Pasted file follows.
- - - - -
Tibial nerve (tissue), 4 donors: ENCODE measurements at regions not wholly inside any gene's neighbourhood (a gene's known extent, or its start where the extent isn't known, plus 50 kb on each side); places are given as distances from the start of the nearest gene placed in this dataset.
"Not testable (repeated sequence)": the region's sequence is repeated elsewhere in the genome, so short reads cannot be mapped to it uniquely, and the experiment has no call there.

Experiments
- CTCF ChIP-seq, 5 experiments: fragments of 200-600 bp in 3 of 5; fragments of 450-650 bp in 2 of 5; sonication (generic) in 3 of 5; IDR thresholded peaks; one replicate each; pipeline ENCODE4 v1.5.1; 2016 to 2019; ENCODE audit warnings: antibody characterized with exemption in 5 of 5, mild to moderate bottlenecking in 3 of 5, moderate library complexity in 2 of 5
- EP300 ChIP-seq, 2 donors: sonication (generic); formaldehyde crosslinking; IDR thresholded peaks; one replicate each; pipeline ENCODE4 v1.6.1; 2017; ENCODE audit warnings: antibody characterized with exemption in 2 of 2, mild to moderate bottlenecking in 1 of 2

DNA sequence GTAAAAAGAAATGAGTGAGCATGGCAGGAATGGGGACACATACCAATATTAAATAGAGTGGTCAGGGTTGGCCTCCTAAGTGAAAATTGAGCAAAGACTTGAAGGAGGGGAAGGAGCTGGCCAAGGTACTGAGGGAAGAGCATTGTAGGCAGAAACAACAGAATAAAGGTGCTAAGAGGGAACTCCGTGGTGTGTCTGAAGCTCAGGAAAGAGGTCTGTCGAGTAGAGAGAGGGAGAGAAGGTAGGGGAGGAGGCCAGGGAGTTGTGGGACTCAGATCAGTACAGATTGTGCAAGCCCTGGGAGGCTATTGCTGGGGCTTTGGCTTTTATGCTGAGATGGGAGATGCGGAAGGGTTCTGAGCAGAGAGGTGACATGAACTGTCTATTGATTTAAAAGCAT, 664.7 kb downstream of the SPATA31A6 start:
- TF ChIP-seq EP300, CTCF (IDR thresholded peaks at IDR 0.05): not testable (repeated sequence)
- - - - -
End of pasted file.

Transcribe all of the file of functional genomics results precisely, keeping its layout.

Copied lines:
Tibial nerve (tissue), 4 donors: ENCODE measurements at regions not wholly inside any gene's neighbourhood (a gene's known extent, or its start where the extent isn't known, plus 50 kb on each side); places are given as distances from the start of the nearest gene placed in this dataset.
"Not testable (repeated sequence)": the region's sequence is repeated elsewhere in the genome, so short reads cannot be mapped to it uniquely, and the experiment has no call there.

Experiments
- CTCF ChIP-seq, 5 experiments: fragments of 200-600 bp in 3 of 5; fragments of 450-650 bp in 2 of 5; sonication (generic) in 3 of 5; IDR thresholded peaks; one replicate each; pipeline ENCODE4 v1.5.1; 2016 to 2019; ENCODE audit warnings: antibody characterized with exemption in 5 of 5, mild to moderate bottlenecking in 3 of 5, moderate library complexity in 2 of 5
- EP300 ChIP-seq, 2 donors: sonication (generic); formaldehyde crosslinking; IDR thresholded peaks; one replicate each; pipeline ENCODE4 v1.6.1; 2017; ENCODE audit warnings: antibody characterized with exemption in 2 of 2, mild to moderate bottlenecking in 1 of 2

DNA sequence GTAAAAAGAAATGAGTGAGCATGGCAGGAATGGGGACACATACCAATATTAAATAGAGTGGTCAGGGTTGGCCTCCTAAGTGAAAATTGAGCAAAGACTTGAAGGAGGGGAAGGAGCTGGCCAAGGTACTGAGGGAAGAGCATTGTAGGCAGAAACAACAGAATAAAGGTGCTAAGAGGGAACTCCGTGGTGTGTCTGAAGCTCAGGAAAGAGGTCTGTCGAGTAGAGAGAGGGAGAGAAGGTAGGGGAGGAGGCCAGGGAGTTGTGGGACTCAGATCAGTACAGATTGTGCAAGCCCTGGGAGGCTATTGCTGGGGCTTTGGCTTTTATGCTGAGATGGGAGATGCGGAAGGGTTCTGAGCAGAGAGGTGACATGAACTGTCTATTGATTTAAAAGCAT, 664.7 kb downstream of the SPATA31A6 start:
- TF ChIP-seq EP300, CTCF (IDR thresholded peaks at IDR 0.05): not testable (repeated sequence)